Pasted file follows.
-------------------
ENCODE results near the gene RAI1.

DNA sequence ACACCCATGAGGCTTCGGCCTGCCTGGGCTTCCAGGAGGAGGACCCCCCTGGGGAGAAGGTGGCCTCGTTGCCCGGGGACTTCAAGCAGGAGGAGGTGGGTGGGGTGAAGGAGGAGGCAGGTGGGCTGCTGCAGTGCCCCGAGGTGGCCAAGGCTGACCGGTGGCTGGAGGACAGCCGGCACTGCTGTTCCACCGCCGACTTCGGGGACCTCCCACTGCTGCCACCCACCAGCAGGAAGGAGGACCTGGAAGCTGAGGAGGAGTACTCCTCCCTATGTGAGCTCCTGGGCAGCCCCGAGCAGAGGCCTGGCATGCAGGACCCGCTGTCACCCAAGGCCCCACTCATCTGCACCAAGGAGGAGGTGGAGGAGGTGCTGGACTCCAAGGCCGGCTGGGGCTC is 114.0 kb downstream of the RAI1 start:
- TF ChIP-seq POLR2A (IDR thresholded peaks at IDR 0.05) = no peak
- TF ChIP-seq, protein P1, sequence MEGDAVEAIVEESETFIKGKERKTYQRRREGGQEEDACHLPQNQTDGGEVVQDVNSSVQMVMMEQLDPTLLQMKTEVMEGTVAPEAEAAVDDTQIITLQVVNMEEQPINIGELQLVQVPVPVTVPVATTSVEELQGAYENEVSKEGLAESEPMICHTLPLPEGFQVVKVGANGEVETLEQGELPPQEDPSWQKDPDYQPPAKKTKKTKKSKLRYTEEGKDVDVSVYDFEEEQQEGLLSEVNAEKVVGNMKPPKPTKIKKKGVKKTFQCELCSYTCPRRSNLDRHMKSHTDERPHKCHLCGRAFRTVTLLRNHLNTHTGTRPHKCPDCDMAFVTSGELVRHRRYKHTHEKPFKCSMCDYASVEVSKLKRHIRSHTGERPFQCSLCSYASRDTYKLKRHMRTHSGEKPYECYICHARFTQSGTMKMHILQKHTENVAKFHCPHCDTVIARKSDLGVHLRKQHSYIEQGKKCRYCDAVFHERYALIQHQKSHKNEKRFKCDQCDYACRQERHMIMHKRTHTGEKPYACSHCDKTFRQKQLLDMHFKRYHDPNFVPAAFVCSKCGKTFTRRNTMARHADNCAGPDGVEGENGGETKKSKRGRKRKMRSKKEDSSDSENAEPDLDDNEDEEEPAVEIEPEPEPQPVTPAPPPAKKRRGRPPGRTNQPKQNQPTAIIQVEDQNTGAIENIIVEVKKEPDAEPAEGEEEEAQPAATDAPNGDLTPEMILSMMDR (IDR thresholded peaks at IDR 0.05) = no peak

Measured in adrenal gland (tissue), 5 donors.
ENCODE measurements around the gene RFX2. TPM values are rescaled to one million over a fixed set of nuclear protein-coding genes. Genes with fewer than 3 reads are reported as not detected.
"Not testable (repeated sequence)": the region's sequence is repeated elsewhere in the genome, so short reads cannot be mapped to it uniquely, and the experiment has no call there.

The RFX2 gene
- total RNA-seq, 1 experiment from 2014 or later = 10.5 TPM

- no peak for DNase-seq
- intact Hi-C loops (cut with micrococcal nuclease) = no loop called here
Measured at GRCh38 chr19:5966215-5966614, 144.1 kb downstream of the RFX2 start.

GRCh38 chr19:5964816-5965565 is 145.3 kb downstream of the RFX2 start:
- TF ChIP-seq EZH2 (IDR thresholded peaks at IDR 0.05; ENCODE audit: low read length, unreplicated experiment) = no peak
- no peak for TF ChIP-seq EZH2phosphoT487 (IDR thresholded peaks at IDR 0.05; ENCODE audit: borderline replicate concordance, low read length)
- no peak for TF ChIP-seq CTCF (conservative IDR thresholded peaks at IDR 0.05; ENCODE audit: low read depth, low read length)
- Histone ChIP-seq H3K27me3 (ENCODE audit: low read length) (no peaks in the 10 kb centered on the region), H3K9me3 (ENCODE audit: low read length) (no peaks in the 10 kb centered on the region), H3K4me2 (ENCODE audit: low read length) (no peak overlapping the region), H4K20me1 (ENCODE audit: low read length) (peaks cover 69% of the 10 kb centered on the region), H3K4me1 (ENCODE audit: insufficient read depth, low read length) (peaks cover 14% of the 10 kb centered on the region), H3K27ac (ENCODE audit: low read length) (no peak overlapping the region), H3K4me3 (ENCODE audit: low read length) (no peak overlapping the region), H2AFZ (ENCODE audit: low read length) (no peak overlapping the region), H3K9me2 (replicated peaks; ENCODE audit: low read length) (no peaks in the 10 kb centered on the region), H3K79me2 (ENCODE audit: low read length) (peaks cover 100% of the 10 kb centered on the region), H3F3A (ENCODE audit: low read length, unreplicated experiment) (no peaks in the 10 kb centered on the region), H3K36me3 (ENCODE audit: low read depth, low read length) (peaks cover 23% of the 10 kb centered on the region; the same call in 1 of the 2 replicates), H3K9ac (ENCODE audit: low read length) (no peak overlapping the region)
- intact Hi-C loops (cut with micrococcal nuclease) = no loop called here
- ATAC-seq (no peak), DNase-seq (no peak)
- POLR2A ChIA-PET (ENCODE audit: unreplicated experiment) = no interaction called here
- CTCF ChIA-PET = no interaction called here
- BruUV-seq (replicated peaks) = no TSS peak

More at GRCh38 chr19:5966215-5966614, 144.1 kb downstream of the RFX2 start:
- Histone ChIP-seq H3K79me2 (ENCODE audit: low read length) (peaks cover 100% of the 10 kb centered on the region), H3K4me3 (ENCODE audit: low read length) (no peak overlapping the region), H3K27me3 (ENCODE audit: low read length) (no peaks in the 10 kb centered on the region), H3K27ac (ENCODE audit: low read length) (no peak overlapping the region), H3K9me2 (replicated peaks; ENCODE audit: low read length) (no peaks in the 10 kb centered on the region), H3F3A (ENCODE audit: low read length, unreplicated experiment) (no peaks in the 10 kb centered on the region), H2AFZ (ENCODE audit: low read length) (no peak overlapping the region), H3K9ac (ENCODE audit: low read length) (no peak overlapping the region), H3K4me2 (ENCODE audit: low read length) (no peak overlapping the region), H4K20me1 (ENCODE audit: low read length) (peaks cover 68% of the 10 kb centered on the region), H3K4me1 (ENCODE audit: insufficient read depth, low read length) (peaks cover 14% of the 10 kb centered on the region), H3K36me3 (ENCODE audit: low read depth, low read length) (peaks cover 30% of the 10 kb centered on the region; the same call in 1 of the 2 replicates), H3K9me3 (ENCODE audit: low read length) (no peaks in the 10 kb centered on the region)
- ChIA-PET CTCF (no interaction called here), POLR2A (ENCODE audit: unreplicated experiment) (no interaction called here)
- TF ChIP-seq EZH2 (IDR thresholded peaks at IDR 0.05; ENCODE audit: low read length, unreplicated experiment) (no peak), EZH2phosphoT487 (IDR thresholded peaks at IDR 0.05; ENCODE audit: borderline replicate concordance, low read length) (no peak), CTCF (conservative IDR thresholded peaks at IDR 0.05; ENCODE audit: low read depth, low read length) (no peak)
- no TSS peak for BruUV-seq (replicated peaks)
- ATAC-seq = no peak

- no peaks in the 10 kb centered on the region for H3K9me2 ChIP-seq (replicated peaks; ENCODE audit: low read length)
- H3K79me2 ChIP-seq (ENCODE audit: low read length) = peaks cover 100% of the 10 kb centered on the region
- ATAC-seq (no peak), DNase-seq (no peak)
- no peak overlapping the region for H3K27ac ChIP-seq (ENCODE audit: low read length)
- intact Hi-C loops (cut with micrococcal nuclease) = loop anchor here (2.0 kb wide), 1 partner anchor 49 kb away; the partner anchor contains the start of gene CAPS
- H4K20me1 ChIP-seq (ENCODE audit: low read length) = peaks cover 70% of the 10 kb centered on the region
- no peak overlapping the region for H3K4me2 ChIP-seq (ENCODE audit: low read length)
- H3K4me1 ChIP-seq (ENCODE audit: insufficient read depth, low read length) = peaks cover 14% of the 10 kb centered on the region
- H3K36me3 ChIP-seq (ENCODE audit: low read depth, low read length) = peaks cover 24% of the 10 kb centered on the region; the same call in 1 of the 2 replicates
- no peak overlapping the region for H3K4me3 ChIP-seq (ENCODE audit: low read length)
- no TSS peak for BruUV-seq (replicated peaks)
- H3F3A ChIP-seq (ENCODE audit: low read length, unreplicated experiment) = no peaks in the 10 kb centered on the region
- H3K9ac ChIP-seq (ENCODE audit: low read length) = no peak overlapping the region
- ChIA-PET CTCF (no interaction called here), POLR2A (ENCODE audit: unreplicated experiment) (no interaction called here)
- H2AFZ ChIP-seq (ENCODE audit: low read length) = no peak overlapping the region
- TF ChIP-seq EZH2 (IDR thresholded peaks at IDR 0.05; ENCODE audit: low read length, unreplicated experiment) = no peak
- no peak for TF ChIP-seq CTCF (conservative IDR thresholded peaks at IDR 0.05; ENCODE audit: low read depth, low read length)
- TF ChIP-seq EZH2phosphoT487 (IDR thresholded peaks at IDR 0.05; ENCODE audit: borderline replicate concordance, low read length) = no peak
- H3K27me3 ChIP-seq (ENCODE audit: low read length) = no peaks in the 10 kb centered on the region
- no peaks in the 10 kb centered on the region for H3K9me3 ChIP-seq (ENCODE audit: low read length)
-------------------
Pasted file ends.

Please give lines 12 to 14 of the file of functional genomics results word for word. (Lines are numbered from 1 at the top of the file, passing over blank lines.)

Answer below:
Measured at GRCh38 chr19:5966215-5966614, 144.1 kb downstream of the RFX2 start.

GRCh38 chr19:5964816-5965565 is 145.3 kb downstream of the RFX2 start:
- TF ChIP-seq EZH2 (IDR thresholded peaks at IDR 0.05; ENCODE audit: low read length, unreplicated experiment) = no peak